1. Of the gospel church. It is an upper chamber, or room, nearer to heaven than any other part of the earth; nay, one part of it, the church triumphant, is in heaven. It is also a large and spacious chamber. However many have been admitted, yet there is room and provision enough for more. Compel them to come in, says Christ, for yet there is room; room for all that have entered, and for many more. It is also well furnished with all those things necessary for the accommodation of those who have a right to be there: instead of a deficiency there is a redundancy. Here is a table richly spread; a feast of fat things, of wines on the lees, of fat things full of marrow, of wines on the lees well refined-Wisdom hath built her house, she hath hewn out her seven pillars, she hath killed her beasts, she hath mingled her wine, she hath furnished her table. Nothing can be more magnificent than the building, nothing more sumptuous than the entertainment. Here Christ affords his spiritual presence, and even now eats the passover with his disciples.

2. It may resemble the renewed and sanctified heart. (Psalm iv. 4.) Commune with your own heart. (Heb.) Enter into your own chamber. This is that room to which Christ has an absolute right, and to which above all others he lays claim. Son, says he, give me thine heart. And every gracious heart will give him this answer: My heart thou shalt have. First prepare it for thyself, and then possess it as thine own. Thither come and cat thy passover.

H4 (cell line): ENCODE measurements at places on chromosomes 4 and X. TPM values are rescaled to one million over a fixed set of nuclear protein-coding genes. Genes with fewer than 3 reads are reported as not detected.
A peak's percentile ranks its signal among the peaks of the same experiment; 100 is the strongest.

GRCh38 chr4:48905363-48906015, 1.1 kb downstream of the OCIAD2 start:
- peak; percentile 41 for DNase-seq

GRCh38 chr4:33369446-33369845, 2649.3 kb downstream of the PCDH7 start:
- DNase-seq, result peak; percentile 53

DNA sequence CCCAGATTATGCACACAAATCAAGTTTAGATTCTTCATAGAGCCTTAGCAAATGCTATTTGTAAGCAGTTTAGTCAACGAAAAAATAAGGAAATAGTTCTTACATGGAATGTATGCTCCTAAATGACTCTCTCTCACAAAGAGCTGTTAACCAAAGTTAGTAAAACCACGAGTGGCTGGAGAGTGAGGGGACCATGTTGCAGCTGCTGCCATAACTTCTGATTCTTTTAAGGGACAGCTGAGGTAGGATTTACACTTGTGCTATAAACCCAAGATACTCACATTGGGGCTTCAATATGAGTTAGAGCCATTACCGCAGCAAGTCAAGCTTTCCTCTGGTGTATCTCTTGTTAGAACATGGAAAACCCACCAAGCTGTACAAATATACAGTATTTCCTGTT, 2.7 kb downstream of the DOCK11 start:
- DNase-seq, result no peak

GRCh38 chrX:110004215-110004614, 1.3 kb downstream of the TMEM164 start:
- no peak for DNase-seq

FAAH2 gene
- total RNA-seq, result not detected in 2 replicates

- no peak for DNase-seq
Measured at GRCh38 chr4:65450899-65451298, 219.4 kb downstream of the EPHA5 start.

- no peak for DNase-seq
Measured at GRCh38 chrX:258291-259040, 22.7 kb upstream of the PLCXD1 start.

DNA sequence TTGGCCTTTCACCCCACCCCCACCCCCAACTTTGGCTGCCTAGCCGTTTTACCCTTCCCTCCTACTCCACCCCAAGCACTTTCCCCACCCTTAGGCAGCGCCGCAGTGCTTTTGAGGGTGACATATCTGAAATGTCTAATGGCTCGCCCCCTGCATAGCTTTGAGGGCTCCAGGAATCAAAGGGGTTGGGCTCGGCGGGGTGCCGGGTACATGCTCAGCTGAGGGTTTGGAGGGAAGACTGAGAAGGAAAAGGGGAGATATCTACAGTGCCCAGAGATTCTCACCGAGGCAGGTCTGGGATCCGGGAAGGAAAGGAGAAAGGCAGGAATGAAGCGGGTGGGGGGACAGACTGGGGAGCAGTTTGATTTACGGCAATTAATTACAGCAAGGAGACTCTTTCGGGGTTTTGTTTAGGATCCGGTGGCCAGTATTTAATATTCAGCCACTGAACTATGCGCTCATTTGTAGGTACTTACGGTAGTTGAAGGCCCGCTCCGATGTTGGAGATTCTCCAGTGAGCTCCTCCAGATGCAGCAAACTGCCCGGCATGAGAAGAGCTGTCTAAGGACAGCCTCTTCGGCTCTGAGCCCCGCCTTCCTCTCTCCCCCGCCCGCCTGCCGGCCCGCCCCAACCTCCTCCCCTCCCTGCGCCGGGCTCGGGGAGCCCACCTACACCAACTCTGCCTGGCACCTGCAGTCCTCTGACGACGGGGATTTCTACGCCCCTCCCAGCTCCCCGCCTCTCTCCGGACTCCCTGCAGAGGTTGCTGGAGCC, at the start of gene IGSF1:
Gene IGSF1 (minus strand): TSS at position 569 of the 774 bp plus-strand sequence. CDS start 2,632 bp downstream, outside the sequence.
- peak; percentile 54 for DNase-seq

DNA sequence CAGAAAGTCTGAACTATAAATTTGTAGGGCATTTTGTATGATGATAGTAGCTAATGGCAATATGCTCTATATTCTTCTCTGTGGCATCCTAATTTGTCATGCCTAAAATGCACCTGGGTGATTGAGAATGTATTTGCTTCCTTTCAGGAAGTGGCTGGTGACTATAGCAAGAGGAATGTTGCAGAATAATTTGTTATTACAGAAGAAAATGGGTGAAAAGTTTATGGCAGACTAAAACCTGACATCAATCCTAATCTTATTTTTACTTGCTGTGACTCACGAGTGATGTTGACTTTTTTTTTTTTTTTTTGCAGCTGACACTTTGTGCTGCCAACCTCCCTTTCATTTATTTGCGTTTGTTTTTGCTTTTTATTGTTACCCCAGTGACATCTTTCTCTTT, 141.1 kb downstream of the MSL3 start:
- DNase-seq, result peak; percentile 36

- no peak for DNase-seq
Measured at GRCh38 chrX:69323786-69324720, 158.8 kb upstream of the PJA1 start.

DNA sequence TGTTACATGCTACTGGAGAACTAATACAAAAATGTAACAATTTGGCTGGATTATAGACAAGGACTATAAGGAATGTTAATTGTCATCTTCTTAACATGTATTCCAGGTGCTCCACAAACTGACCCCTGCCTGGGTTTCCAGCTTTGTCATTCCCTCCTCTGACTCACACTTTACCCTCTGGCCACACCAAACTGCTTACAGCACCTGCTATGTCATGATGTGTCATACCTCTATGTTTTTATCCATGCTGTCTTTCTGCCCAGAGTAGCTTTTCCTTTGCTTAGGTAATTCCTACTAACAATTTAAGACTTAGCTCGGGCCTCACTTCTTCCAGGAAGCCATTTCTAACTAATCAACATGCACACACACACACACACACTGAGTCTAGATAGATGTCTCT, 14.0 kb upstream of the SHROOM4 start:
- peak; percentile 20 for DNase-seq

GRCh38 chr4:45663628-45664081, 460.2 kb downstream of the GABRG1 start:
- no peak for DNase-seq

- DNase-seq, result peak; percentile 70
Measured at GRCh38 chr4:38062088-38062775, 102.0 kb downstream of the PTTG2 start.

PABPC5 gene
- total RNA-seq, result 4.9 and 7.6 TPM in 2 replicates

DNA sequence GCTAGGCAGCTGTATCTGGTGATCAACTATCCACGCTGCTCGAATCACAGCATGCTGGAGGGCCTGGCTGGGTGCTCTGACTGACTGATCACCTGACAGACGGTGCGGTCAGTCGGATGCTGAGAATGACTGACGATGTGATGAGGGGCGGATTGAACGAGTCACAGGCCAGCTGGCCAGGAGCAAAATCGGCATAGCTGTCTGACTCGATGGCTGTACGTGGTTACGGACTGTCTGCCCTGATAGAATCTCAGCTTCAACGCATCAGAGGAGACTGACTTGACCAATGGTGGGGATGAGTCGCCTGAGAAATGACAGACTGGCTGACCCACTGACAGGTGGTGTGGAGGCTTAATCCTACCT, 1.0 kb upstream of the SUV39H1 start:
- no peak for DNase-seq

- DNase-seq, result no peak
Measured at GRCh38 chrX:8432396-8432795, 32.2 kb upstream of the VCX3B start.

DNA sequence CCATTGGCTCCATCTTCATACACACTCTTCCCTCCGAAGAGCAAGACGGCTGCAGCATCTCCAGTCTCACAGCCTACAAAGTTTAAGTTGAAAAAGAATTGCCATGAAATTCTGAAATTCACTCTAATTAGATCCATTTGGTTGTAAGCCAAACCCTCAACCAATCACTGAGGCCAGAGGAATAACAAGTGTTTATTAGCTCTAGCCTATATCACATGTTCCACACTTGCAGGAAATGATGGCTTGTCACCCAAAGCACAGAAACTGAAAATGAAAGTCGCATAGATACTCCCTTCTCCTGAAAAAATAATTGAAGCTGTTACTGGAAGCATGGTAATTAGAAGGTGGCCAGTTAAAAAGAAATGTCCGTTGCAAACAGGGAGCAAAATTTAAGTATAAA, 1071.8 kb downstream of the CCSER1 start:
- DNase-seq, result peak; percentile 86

There I long to entertain thee, and be entertained by thee !'

The furnished room may also resemble a heart endowed with all the gifts, and adorned with all the graces of the Spirit. It is stripped of its former furniture, pride, vanity, ignorance, carnality, and unbelief; and furnished with faith, knowledge, meekness, humility, heavenly mindedness, with good thoughts, desires, and resolutions. The king's daughter is all glorious within. In a word, it is not only swept, but washed and richly embellished, being designed as a palace for the King of kings. There he holds his court, and sways his sceptre; there he spreads a table and prepares a feast, unequalled on earth, and only to be exceeded in heaven.